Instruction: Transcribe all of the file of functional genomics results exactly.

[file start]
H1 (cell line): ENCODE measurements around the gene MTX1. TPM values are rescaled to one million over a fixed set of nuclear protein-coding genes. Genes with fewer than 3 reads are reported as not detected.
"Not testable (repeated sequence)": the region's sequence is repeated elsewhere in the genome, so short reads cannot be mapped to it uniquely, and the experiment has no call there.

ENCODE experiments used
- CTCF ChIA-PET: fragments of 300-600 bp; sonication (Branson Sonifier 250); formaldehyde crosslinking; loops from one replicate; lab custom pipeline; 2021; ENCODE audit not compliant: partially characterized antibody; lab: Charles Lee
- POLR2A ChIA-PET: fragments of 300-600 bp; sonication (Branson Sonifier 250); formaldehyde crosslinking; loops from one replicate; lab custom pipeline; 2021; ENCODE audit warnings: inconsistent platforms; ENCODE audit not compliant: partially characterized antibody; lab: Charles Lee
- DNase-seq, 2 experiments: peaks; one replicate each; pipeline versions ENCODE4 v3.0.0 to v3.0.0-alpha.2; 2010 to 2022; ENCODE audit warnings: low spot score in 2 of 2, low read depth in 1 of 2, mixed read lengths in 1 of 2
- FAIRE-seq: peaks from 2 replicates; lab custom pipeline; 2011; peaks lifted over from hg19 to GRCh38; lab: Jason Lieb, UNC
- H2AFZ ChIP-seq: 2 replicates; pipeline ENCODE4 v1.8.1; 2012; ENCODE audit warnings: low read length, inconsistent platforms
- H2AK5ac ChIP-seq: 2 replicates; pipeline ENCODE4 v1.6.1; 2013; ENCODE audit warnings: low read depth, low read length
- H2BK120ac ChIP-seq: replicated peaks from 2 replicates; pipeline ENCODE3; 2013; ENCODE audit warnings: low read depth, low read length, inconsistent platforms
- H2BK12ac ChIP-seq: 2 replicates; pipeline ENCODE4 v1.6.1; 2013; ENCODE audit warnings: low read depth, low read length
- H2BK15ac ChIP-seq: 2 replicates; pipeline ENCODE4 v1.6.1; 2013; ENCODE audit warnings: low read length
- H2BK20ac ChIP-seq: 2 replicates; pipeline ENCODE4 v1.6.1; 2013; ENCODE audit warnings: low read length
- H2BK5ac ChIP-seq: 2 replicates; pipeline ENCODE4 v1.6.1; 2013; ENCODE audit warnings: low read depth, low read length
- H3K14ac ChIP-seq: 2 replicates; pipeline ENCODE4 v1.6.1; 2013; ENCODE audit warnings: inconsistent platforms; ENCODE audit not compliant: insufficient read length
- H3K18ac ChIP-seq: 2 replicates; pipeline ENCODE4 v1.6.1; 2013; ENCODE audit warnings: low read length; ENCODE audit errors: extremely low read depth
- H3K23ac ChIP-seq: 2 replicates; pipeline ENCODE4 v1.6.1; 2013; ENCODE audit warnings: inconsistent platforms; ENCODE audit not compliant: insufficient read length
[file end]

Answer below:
H1 (cell line): ENCODE measurements around the gene MTX1. TPM values are rescaled to one million over a fixed set of nuclear protein-coding genes. Genes with fewer than 3 reads are reported as not detected.
"Not testable (repeated sequence)": the region's sequence is repeated elsewhere in the genome, so short reads cannot be mapped to it uniquely, and the experiment has no call there.

ENCODE experiments used
- CTCF ChIA-PET: fragments of 300-600 bp; sonication (Branson Sonifier 250); formaldehyde crosslinking; loops from one replicate; lab custom pipeline; 2021; ENCODE audit not compliant: partially characterized antibody; lab: Charles Lee
- POLR2A ChIA-PET: fragments of 300-600 bp; sonication (Branson Sonifier 250); formaldehyde crosslinking; loops from one replicate; lab custom pipeline; 2021; ENCODE audit warnings: inconsistent platforms; ENCODE audit not compliant: partially characterized antibody; lab: Charles Lee
- DNase-seq, 2 experiments: peaks; one replicate each; pipeline versions ENCODE4 v3.0.0 to v3.0.0-alpha.2; 2010 to 2022; ENCODE audit warnings: low spot score in 2 of 2, low read depth in 1 of 2, mixed read lengths in 1 of 2
- FAIRE-seq: peaks from 2 replicates; lab custom pipeline; 2011; peaks lifted over from hg19 to GRCh38; lab: Jason Lieb, UNC
- H2AFZ ChIP-seq: 2 replicates; pipeline ENCODE4 v1.8.1; 2012; ENCODE audit warnings: low read length, inconsistent platforms
- H2AK5ac ChIP-seq: 2 replicates; pipeline ENCODE4 v1.6.1; 2013; ENCODE audit warnings: low read depth, low read length
- H2BK120ac ChIP-seq: replicated peaks from 2 replicates; pipeline ENCODE3; 2013; ENCODE audit warnings: low read depth, low read length, inconsistent platforms
- H2BK12ac ChIP-seq: 2 replicates; pipeline ENCODE4 v1.6.1; 2013; ENCODE audit warnings: low read depth, low read length
- H2BK15ac ChIP-seq: 2 replicates; pipeline ENCODE4 v1.6.1; 2013; ENCODE audit warnings: low read length
- H2BK20ac ChIP-seq: 2 replicates; pipeline ENCODE4 v1.6.1; 2013; ENCODE audit warnings: low read length
- H2BK5ac ChIP-seq: 2 replicates; pipeline ENCODE4 v1.6.1; 2013; ENCODE audit warnings: low read depth, low read length
- H3K14ac ChIP-seq: 2 replicates; pipeline ENCODE4 v1.6.1; 2013; ENCODE audit warnings: inconsistent platforms; ENCODE audit not compliant: insufficient read length
- H3K18ac ChIP-seq: 2 replicates; pipeline ENCODE4 v1.6.1; 2013; ENCODE audit warnings: low read length; ENCODE audit errors: extremely low read depth
- H3K23ac ChIP-seq: 2 replicates; pipeline ENCODE4 v1.6.1; 2013; ENCODE audit warnings: inconsistent platforms; ENCODE audit not compliant: insufficient read length